Please view the main text area of the page by skipping the main menu.

Child abuse law revisions would explicitly ban corporal punishment by parents

TOKYO -- Amendments to the child welfare and anti-child abuse legislation would explicitly ban corporal punishment against children by their parents, according to an outline of the planned revisions that the Mainichi Shimbun has obtained.

Moreover, the proposed revisions would guarantee children's right to freely express their opinions to ensure that their intentions are reflected in child consultation centers' and other relevant organizations' responses to abuse.

The Cabinet of Prime Minister Shinzo Abe will approve the bills to revise the Child Welfare Act and the Act on the Prevention, etc. of Child Abuse, which would place emphasis on the protection of children's rights, as early as mid-March.

As the Civil Code guarantees parents' right to discipline their children, attention had been focused on whether a clause explicitly prohibiting corporal punishment by parents would be incorporated in the legislation.

When relevant laws were amended in 2016, the government stopped short of seeking to specifically ban corporal punishment. However, the government is now poised to incorporate a clause banning such punishment following the deaths of two girls -- Mia Kurihara, 10, of Chiba Prefecture, east of Tokyo, and Yua Funado, 5, of Tokyo -- after being allegedly abused by their parents under the pretext of discipline.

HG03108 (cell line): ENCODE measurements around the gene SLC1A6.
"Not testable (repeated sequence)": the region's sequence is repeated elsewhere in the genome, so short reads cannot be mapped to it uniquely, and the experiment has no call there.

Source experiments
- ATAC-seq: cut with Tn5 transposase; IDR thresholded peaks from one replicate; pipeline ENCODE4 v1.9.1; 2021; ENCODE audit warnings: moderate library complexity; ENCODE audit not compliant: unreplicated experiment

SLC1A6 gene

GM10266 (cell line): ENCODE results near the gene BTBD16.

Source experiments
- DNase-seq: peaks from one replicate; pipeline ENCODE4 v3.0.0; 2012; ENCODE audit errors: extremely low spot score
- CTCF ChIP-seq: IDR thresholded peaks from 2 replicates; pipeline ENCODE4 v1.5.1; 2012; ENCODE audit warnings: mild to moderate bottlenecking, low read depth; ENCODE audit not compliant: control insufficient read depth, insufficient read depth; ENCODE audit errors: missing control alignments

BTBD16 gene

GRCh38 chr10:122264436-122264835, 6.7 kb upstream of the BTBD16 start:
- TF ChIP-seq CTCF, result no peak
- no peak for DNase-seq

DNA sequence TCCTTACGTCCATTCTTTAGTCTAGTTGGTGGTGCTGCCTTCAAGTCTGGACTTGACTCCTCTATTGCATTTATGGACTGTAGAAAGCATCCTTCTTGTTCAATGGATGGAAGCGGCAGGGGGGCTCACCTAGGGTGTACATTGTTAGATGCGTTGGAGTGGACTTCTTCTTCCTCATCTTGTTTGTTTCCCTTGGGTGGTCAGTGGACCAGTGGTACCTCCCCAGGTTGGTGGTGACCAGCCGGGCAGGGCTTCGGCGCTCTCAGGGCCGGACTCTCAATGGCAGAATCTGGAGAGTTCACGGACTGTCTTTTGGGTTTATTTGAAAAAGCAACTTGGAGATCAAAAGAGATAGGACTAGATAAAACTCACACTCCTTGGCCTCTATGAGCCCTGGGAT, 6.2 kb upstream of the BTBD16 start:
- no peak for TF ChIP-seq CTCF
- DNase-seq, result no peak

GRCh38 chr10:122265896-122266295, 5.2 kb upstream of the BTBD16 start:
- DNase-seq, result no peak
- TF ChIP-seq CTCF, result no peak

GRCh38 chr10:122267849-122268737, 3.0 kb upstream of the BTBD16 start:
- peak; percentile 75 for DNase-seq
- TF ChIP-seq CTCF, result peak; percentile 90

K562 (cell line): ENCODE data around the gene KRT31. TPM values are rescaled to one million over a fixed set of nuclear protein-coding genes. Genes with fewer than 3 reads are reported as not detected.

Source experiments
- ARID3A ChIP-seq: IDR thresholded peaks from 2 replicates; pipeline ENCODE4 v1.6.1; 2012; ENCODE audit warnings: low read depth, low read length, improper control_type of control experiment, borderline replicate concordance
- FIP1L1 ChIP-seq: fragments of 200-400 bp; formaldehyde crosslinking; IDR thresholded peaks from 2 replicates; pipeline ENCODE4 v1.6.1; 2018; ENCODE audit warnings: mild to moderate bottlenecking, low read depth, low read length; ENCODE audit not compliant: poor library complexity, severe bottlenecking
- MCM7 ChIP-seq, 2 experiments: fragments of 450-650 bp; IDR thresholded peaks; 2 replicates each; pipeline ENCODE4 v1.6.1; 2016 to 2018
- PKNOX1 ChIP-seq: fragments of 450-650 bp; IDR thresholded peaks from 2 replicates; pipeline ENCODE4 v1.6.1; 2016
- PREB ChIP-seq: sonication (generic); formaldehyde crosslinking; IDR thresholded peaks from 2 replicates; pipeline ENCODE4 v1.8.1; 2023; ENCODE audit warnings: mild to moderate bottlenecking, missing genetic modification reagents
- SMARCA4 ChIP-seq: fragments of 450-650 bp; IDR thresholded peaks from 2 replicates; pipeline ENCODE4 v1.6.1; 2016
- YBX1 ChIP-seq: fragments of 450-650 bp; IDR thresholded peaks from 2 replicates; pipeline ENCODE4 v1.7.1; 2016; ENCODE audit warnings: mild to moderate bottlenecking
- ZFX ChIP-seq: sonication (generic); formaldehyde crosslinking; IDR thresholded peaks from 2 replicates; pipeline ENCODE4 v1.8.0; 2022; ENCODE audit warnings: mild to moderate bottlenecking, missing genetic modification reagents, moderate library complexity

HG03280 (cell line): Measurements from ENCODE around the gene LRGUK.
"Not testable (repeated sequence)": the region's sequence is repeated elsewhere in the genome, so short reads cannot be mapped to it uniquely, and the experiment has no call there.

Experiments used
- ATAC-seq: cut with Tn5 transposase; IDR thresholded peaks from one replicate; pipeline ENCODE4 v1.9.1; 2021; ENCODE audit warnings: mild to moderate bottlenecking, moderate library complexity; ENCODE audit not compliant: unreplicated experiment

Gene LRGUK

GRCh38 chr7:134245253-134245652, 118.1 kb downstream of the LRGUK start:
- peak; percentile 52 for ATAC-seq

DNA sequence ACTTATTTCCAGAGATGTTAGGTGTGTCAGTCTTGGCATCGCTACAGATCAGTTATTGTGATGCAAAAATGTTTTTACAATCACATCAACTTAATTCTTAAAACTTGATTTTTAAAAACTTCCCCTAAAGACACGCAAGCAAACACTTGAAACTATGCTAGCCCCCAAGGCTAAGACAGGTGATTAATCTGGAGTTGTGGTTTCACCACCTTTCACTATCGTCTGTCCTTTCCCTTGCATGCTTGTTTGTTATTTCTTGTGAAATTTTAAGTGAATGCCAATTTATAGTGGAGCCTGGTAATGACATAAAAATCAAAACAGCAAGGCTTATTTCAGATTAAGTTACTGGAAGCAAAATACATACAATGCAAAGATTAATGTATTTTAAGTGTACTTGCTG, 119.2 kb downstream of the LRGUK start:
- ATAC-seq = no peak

The government is exploring the possibility of the ban covering not only parents but also child welfare facility heads and foster parents who also have the right to discipline children under their supervision.

Children's right to express their opinions freely on whether they should enter foster facilities and other matters is guaranteed by the Convention on the Rights of the Child. In many cases in Japan, however, relevant organizations make such decisions based on the opinions of children's parents.

Amended legislation would state that the government will consider strengthening the system to protect children's rights, such as thoroughly listening to the opinions of children and appointing experts and establishing organizations specializing in expressing infants' opinions on their behalf.

The government will also incorporate provisions calling for appointing police officers and retired officers to increase the authority of child consultation centers to place children under protection from their abusive parents.

The revisions would require core cities and Tokyo's 23 wards to make efforts to establish child consultation centers, in response to opinions that the network of such centers meant to protect children is not sufficient.

Furthermore, after the Noda Municipal Board of Education in Chiba Prefecture handed over a copy of a school questionnaire, in which Mia Kurihara complained that she had been subjected to abuse at home, to her father after giving in to his coercive attitude, employees at schools and child welfare facilities would now be legally given a confidentiality obligation.

(Japanese original by Ai Yokota, Medical Welfare News Department)

Also in The Mainichi

The Mainichi on social media